Last year Toronto’s Olde won the hearts of millions with debut LP, I. OK, that’s a lie. But their sludgy doom was nonetheless impressive to say the least, beating as many grooves into your cauliflower-ed ears as were pressed onto the wax. To keep concussed brains aware of their presence before a 2017 LP on STB Records, the boys (Doug McLarty (Jaww) – vocals, Greg Dawson (Cunter, Grift) and Chris Hughes (Moneen) – guitars, Ryan Aubin (Sons of Otis) – drums, and Cory McCallum (Five Knuckle Chuckle) – bass) fire a warning shot EP in the form of Shallow Graves, featuring three new tracks and a cover tune no one will scoff at.
Opener “Absurd Conditions” crawls with slow, dirgy doom riffs laced with psychedelia. Swagger meets neck-snapping groove as it kicks into a bluesier southern sludge section. The Electric Wizard/Goya-sized heaviness and haze would hypnotize the listener if not for McLarty’s ogre bellows. Simple riffs hammer down for maximum impact backed by killer tone and percussion that cannot be ignored.
“Endless” keeps things going with lots of fuzz covering the toe-tapping, slo-burning riffs that snarl as maliciously as they can. “The Turning” rises up to a different plane of existence. It’s faster to start; bullying, rumbling and rolling with the kind of unstoppable momentum that High of Fire has mastered. However Olde’s fretboard movement feels more like some of their Western Canadian brothers-in-doom, in particular Bison B.C., with a melodic approach circling around to open the can of whoop-ass.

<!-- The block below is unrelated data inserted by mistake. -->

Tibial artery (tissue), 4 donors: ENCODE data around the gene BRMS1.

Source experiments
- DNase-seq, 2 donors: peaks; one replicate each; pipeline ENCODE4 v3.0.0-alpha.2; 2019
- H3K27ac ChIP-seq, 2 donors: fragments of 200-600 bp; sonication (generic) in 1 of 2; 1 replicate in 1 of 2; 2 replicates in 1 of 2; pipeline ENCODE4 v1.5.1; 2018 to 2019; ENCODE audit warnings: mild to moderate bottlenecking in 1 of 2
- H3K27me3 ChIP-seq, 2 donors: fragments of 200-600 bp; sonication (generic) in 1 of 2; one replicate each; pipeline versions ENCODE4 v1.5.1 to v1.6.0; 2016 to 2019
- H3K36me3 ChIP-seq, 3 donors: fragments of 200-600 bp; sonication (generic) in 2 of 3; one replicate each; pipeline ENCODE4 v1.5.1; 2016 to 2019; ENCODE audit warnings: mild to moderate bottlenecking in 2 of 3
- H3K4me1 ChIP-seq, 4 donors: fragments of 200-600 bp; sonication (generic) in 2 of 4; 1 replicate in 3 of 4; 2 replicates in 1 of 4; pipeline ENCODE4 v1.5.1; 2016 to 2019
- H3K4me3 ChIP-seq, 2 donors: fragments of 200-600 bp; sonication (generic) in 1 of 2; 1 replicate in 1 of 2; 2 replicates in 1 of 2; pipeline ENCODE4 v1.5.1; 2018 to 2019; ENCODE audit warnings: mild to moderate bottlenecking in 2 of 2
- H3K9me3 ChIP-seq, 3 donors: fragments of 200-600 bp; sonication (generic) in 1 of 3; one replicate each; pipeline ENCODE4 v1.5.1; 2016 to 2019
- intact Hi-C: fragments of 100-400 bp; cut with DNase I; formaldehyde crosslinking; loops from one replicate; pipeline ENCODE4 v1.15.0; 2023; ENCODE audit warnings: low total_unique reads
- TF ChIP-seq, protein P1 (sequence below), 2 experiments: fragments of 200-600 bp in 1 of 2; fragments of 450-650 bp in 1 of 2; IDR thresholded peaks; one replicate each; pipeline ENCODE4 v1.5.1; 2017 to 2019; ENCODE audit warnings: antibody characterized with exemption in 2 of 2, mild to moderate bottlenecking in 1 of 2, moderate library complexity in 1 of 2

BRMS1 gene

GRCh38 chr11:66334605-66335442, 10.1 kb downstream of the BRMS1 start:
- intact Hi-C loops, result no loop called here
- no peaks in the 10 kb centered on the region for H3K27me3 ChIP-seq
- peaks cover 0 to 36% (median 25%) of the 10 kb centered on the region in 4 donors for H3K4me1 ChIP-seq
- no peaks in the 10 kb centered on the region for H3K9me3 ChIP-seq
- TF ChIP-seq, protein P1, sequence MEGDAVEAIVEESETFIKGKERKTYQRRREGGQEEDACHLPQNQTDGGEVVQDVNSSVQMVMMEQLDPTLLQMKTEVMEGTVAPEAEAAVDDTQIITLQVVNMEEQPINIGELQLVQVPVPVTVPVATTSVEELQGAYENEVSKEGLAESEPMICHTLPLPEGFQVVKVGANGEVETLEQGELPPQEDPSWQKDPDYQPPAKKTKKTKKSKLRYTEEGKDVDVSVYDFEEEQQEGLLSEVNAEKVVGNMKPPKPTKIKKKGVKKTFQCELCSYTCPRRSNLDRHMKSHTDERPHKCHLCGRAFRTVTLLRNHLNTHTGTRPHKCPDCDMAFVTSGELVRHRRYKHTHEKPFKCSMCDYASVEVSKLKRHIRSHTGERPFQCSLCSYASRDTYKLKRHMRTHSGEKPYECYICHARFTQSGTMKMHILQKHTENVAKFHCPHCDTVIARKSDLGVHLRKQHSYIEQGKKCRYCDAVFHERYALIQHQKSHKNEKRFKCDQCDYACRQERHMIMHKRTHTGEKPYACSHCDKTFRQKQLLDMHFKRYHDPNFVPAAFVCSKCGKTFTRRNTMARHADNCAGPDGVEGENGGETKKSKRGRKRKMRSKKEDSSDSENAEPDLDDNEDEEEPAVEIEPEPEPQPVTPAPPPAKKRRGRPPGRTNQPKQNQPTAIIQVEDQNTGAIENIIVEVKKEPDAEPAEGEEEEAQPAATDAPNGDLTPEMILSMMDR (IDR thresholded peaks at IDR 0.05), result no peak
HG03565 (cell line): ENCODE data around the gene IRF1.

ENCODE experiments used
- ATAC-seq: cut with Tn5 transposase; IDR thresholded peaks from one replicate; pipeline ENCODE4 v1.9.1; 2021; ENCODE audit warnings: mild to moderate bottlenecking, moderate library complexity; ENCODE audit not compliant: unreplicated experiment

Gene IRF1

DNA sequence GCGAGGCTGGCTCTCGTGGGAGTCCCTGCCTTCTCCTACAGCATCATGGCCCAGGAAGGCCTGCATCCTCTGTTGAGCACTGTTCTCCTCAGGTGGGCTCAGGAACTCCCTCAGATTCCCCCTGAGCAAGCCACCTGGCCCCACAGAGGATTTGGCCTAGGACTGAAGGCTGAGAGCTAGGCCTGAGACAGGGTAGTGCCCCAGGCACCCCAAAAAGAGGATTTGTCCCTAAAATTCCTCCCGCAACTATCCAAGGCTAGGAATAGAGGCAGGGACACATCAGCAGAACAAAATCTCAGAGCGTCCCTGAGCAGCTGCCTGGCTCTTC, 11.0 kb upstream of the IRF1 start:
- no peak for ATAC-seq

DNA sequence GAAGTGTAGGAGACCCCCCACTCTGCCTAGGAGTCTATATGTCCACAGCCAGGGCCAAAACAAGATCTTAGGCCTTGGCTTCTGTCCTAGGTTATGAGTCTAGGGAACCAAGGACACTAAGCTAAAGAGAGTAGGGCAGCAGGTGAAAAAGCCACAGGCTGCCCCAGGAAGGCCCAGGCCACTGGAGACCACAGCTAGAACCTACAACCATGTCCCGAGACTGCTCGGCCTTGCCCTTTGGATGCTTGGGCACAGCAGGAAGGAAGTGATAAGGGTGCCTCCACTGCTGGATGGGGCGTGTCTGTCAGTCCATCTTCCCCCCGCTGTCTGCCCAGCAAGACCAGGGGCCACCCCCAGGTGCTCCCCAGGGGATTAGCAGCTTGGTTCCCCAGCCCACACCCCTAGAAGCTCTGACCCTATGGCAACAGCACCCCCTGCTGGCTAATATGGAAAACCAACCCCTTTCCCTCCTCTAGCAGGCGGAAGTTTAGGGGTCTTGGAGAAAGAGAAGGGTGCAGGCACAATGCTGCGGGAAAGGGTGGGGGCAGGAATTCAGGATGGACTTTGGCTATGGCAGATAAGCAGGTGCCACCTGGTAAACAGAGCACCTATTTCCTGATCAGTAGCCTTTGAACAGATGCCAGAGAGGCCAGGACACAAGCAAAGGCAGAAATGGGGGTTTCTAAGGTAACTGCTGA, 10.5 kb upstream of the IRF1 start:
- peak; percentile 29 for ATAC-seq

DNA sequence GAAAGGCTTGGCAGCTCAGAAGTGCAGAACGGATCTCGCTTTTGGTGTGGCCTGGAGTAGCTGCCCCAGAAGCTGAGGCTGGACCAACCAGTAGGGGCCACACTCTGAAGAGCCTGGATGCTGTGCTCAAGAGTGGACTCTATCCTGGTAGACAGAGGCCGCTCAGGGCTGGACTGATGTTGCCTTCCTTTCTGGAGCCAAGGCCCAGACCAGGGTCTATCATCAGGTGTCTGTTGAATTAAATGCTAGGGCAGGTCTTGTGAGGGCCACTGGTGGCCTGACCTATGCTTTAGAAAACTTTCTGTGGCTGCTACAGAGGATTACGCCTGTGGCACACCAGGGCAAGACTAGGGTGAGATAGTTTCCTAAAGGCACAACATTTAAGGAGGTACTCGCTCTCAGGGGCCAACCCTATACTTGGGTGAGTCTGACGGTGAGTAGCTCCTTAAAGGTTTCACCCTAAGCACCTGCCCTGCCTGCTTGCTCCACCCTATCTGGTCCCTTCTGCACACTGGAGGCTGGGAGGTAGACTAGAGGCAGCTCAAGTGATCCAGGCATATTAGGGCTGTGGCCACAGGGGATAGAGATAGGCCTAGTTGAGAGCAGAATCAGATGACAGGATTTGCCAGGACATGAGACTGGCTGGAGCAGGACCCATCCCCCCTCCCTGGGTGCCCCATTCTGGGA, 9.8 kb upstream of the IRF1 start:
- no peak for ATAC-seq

As for that cover song, Olde take on the bluesy burn of Motörhead‘s “Limb from Limb” and do a bang up job of it! McLarty’s gravelled throat matches up perfectly with the band’s take on the track. The way they’ve made the track their own, yet there’s no mistaking it’s Motörhead (if you know the song), means it slides right into the track list like it was meant to be there.
As an EP Shallow Graves is just a tease but you take what you can get, especially when it kicks your ass the way it does. There’s a lot going on in the Toronto scene but if you want muscular riffs, stoner grooves and the weight of doom from the Big Smoke, you won’t do better than Olde. The best thing to do is just listen.